NATO allies arrive at RAF Lossiemouth for major exercise

French and Italian Air Force aircraft park at RAF Lossiemouth for NATO Exercise.
Photo Credit: Royal Air Force

NATO allies, including French and Italian Air Force assets have now arrived at RAF Lossiemouth to take part in a large-scale NATO exercise.

The NATO partners will join with Royal Air Force aircraft to participate in the large-scale NATO Exercise, Formidable Shield, that will be conducted in the North Atlantic and High North.

In addition to RAF Typhoons and Poseidon aircraft, Rafale M jets of the French Navy as well as Italian Air Force Typhoons supported by an Italian Air Force KC 767 A tanker will operate from RAF Lossiemouth

Photo Credit: Royal Air Force

In addition to the aircraft basing themselves out of Lossiemouth, aircraft from other NATO allies will fly in from other bases to take part in the exercises off the Scottish coast. This will also include live fire exercises at ranges in Northern Scotland.

RAF Lossiemouth is situated close to fast jet training areas meaning it is able to provide the multi-domain exercise area needed for one of this type. 

Royal Air Force Wing Commander McAuley also said: “In utilising the array of low-level flying areas in Scotland and Tain Range, our allies are able to incorporate challenging and realistic targets into the exercise environment.”

Photo Credit: Royal Air Force


About Exercise Formidable Shield

Exercise Formidable Shield is held biannually and is designed to improve allied interoperability in a joint live-fire, Integrated Air and Missile Defence environment, using NATO command and control reporting structures.

Allied nations practice and assess their ability to share situational awareness, carry out NATO-level mission planning.

The exercise is now set to run until 26 May, and is the largest of its type that NATO will run this year. 

Photo Credit: Royal Air Force

In addition to the RAF Lossiemouth based elements, the Commander Task Group, Integrated Air and Missile Defence, has embarked aboard the Spanish Navy Álvaro de Bazán-class frigate ESPS Blas de Lezo that will provide the command and control function for the exercise. 

The Spanish frigate will operate with the U.S. 6th Fleet for the duration of Formidable Shield, and will provide the command and control function for the exercise.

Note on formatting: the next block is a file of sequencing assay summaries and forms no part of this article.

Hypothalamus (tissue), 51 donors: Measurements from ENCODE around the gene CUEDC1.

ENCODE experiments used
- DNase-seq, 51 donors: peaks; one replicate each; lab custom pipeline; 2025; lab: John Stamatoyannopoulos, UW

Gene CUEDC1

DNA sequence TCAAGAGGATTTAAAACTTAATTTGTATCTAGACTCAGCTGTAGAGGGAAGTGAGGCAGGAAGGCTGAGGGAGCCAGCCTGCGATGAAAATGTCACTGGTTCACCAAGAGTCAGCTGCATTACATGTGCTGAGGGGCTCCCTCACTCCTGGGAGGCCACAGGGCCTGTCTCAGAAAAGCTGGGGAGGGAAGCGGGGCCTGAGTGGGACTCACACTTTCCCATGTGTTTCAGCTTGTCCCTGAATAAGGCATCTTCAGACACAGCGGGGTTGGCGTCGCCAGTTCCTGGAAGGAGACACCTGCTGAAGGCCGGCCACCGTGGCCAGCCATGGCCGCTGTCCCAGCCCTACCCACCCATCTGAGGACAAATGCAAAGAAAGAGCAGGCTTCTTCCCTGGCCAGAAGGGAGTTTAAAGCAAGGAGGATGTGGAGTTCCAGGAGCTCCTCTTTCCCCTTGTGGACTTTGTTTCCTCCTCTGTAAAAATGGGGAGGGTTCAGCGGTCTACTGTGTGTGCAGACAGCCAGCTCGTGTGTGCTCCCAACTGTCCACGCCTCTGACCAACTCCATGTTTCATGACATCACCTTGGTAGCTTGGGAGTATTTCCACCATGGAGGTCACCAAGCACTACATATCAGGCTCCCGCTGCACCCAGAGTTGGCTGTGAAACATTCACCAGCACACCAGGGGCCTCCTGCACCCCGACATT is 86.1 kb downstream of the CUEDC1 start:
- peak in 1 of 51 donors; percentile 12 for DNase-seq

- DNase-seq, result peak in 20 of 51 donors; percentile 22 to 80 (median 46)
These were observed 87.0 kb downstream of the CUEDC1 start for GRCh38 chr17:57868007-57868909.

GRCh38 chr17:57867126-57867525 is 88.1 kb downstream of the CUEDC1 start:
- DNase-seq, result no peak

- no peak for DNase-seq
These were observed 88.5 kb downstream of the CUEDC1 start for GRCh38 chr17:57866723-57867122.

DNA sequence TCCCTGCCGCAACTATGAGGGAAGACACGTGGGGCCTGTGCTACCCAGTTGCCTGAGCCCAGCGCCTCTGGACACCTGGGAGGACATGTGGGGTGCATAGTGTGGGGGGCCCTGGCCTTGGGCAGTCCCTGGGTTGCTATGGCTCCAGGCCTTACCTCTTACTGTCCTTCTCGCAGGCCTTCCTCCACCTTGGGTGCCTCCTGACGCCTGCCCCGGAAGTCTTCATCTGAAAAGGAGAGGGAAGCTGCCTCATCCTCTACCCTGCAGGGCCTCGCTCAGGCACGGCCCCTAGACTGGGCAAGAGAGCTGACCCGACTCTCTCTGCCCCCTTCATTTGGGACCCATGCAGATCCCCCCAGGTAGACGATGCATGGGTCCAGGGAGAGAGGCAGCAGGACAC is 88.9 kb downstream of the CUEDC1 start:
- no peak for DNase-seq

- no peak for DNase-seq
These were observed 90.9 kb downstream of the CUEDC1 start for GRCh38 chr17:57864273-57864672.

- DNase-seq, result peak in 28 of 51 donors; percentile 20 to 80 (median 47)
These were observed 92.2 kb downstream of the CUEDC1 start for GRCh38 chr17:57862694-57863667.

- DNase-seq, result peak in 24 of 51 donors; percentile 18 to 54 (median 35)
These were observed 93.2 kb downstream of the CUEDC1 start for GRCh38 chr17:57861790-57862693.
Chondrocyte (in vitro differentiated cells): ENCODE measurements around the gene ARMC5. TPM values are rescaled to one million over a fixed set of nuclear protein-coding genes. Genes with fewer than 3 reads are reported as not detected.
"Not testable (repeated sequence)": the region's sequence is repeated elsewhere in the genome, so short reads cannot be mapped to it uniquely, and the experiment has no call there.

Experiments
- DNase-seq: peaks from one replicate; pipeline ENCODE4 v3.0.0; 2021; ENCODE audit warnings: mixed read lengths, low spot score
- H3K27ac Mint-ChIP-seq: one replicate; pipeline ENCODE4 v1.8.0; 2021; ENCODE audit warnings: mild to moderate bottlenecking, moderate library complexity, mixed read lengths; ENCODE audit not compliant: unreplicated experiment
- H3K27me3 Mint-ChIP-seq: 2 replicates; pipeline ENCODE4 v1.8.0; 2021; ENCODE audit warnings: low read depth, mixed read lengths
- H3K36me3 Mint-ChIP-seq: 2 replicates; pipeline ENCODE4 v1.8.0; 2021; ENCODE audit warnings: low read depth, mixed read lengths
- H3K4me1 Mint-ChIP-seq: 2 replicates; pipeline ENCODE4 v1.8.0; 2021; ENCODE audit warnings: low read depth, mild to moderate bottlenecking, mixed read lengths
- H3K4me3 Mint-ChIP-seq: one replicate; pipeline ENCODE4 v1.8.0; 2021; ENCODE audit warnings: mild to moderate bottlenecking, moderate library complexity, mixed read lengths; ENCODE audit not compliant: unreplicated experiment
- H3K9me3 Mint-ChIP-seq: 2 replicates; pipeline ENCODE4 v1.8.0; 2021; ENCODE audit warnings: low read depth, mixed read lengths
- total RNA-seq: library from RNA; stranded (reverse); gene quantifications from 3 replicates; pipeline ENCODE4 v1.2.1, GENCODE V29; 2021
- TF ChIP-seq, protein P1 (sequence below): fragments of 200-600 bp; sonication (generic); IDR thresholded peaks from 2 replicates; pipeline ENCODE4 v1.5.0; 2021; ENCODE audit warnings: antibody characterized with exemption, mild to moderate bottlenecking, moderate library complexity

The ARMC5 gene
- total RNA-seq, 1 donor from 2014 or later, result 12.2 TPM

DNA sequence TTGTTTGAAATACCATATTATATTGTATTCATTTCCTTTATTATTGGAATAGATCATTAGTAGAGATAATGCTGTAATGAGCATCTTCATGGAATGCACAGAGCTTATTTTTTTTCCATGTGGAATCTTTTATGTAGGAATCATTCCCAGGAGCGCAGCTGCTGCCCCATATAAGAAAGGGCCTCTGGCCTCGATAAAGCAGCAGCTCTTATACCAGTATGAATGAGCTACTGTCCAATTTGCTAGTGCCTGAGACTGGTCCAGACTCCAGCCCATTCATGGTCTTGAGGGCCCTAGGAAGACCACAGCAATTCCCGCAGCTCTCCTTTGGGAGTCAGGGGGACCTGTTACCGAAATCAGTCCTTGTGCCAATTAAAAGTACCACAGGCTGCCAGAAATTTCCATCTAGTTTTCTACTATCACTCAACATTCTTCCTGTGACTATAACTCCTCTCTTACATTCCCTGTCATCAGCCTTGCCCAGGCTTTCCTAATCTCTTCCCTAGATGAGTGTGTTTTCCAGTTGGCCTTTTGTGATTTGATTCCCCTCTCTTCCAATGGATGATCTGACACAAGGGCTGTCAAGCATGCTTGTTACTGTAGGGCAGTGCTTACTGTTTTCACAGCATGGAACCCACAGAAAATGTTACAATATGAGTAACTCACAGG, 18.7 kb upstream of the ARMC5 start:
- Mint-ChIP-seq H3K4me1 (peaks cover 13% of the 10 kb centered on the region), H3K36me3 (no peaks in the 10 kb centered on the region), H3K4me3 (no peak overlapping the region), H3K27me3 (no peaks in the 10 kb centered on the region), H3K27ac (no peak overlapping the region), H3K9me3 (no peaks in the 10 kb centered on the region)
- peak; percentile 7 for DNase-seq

In total, the exercise involves 13 NATO allied and partner nations with more than 20 ships, 35 aircraft and an array of ground units consisting of radars, Surface-to-Air Missile Systems, High Mobility Artillery Rocket Systems.

Almost 4,000 NATO personnel will be involved in the exercise

About RAF Lossiemouth

RAF Base Lossiemouth is a Royal Air Force (RAF) station located in Moray, Scotland. It is situated near the town of Lossiemouth, on the eastern coast of Scotland, overlooking the Moray Firth.

The base is one of the largest and busiest RAF stations in the United Kingdom and plays a vital role in the country’s defense capabilities.

Originally established in 1939, RAF Lossiemouth has a rich history and has been involved in various military operations over the years.

During World War II, it served as a training base for bomber crews and played a crucial role in maritime patrol and anti-submarine warfare. After the war, the base continued to evolve and adapt to changing military needs.

Currently, RAF Lossiemouth is primarily home to two operational squadrons: No. 1 (Fighter) Squadron and No. 2 (Army Cooperation) Squadron, both operating the Eurofighter Typhoon aircraft.

The base is responsible for providing quick reaction alert (QRA) cover, which means it maintains a constant state of readiness to respond to any potential aerial threats to UK airspace.

A RAF Typohhon escorts a Russian Tu-142 surveillance aircraft.
Photo Credit: Royal Air Force

QRA Typhoons from the base were scrambled earlier this month to intercept a Russian military aircraft which was detected near United Kingdom airspace to the north of Scotland.

The intercepted Russian aircraft was a Tupolev Tu-142 Maritime Patrol aircraft, known by the NATO code name as a Bear-F. 

The Tu-142 patrol aircraft had approached from the North-East and was operating in international airspace over the Norwegian Sea and North Atlantic Ocean. 

By Len Varley - Assistant Editor 5 Min Read
5 Min Read
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